Elvira Müller addresses the audience
Map showing the "life stations" of Elvira's mother
Elvira Müller addresses the audience

On 25 May, 2024, UPF Giessen's International Café focused on the life story of Elvira Müller who spent her early life in Kazakhstan.

This monthly event has been consistently attracting an audience of over 20, and this time about 25 people listened attentively as Elvira Müller told the story of her incredible life. Born in the early 1950s in Kazakhstan, she lived there until moving to Hesse, Germany in 1993. Her life story, especially the life stages of her maternal family of origin, brought us a bit closer to the history of the ‘Germans from Russia.’

As an introduction, Elvira showed a U-tube video of the beautiful Bayanaul Nature Park where she, as a librarian in the Soviet era, was able to take vacations with her own family. A second video showed the rather desolate area around her hometown Majkain, a gold-mining village in the steppes of northern Kazakhstan.

The stories associated with the photographs from Mrs. Müller’s family album took us back a few generations. For example, we learned that her grandfather, a worker on a collective farm, had to feed a family of eight children. But in 1938 he was convicted of ‘anti-Soviet agitation and the organising of religious gatherings’ and finally shot. The family only learnt about this in 1990 after extensive research. Until then, Grandmother Sophia had hoped that her husband would return (perhaps from a penal camp). From the 8 children, only one, Elvira’s mother survived. In 1941, at the age of fifteen, she and Grandmother Sophia were deported - first to Siberia and then for three years to Iwdel (Trudarmee deployment = forced labour which few survived) and finally to Majkain.

In 1993 with her extended family - her husband and two children, grandparents, as well as a sister and her family - she left Kazakhstan with this heavy emotional legacy to emigrate to Germany.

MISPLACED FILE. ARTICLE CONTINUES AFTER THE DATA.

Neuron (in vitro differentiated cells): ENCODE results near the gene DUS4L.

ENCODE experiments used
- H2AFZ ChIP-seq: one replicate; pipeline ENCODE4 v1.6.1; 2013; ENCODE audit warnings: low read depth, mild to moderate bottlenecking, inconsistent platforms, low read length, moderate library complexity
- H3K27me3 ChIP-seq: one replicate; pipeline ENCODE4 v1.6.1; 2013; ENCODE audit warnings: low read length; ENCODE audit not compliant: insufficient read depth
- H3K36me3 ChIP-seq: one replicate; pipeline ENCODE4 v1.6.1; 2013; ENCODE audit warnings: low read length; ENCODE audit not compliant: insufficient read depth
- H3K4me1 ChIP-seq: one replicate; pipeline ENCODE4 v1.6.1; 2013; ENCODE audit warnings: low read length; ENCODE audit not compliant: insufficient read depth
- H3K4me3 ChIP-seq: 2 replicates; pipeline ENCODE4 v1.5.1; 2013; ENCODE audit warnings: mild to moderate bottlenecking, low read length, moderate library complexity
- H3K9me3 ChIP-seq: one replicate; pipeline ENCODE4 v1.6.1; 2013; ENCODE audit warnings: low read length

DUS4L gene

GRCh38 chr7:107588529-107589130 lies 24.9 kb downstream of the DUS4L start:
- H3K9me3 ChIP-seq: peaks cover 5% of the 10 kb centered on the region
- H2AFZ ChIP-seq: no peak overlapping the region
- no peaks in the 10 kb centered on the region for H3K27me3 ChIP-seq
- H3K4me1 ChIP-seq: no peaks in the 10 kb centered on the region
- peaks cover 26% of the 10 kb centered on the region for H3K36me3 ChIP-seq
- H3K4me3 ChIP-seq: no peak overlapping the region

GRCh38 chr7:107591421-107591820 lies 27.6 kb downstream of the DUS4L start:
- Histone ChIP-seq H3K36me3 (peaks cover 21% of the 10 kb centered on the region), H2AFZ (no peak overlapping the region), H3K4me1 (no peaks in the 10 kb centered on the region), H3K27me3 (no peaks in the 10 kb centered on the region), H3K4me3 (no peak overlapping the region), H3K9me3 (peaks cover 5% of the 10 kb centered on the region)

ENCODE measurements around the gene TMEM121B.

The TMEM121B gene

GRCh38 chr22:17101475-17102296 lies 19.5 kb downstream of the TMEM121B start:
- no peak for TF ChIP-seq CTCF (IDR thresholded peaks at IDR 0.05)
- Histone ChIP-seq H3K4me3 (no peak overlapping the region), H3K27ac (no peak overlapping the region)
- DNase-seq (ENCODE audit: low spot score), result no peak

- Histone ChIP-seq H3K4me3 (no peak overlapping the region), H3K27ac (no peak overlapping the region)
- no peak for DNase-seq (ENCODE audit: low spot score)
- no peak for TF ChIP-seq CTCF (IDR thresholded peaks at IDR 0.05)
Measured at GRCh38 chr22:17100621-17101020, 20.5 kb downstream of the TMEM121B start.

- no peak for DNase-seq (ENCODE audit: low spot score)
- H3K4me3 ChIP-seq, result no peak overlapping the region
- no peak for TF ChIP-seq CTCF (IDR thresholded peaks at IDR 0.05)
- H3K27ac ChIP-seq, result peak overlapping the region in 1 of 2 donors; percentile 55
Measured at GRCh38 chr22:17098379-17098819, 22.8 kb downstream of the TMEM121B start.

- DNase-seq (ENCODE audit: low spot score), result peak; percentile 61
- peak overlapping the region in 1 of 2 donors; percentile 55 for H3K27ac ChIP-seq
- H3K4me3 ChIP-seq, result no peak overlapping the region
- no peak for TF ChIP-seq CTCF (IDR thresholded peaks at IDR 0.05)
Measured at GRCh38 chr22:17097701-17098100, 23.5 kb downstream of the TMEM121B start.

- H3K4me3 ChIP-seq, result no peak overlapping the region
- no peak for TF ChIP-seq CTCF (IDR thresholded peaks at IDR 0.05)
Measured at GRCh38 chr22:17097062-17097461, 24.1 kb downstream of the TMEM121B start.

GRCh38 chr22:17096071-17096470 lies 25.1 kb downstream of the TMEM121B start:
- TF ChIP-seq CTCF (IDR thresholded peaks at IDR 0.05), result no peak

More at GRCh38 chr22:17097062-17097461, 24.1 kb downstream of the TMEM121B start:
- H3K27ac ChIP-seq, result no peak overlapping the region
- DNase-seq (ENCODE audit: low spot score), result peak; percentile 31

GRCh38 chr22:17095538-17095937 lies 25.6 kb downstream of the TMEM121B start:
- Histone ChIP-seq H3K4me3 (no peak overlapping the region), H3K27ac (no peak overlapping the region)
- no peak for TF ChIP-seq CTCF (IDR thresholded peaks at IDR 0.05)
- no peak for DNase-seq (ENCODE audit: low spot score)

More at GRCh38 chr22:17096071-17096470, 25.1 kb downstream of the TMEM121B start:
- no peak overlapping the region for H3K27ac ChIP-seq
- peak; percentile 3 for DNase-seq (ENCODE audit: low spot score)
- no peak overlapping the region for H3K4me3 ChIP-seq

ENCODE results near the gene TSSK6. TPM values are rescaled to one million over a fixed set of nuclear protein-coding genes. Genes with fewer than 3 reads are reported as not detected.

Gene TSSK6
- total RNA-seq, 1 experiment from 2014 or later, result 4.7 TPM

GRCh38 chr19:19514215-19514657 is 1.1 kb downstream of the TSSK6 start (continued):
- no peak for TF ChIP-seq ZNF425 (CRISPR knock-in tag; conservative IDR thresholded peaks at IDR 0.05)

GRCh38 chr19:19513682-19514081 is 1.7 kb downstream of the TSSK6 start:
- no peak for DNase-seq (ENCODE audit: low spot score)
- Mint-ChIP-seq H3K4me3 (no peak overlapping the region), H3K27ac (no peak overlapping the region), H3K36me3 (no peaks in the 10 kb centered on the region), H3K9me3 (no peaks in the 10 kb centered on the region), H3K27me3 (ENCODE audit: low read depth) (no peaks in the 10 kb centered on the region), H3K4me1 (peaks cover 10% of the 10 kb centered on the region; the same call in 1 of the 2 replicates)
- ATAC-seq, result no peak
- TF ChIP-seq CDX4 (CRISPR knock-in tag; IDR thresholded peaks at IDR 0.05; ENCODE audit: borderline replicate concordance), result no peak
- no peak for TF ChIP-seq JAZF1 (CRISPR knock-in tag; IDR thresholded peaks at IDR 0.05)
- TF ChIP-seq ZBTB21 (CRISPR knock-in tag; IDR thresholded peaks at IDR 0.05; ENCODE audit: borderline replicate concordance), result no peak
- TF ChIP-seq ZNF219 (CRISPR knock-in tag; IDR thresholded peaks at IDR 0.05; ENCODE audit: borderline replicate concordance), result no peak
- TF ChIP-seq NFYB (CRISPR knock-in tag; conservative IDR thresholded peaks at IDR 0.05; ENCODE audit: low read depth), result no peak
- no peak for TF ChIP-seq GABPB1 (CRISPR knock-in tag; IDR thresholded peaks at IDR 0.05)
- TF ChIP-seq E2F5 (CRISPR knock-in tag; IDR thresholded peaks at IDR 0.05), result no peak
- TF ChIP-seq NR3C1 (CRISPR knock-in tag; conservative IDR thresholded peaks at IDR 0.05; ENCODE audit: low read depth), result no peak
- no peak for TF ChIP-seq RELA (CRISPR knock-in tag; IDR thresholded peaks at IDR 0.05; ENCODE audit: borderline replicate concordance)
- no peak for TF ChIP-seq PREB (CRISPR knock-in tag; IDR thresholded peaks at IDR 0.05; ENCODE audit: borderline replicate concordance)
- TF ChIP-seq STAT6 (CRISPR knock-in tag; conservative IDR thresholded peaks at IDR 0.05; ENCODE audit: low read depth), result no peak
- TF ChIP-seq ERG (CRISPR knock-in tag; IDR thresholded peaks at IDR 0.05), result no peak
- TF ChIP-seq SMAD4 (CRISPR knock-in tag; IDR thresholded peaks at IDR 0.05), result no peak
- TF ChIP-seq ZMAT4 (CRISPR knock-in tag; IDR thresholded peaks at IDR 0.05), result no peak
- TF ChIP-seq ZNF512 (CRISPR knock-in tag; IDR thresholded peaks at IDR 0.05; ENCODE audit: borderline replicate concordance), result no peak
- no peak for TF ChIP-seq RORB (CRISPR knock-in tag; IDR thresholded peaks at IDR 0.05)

Elvira last visited her hometown Majkain in 2018 and found little left since the closing of the mines and mass emigration from 1992 onwards.

In Germany once more fate struck a blow. One of her grandchildren, who was born with a physical disability, was ‘rejected’ by her mother (the then partner of Elvira’s son). Elvira and her husband took the seven-month-old baby and raised her as their own. Just recently - on 09.05.2024 - this same granddaughter gave birth in England to a healthy girl, who now bears the name Maia Elvira!

Elvira also had to cope with a serious traffic accident in Gießen, in which she suffered internal injuries as well as ‚breaking every bone in the body‘. She also had to deal with the loss of her beloved grandmother Sophia as well as her husband.

No wonder that Elvira chose a quote from Nietzsche as the motto for the invitation to this event: ‘That which does not kill me, makes me stronger.

More about the background of Germans in the Soviet Union:

Report: Brigitte Makkonen. (English: Catriona Valenta)

Follow on Facebook Follow on X (Twitter) Follow on Vimeo Follow on Youtube Follow on Instagram Follow via Flickr Follow via RSS Follow on Linkedin
Cookies user preferences
We use cookies to ensure you to get the best experience on our website. If you decline the use of cookies, this website may not function as expected.
Accept all
Decline all
Read more
Tools used to analyze the data to measure the effectiveness of a website and to understand how it works.
Google Analytics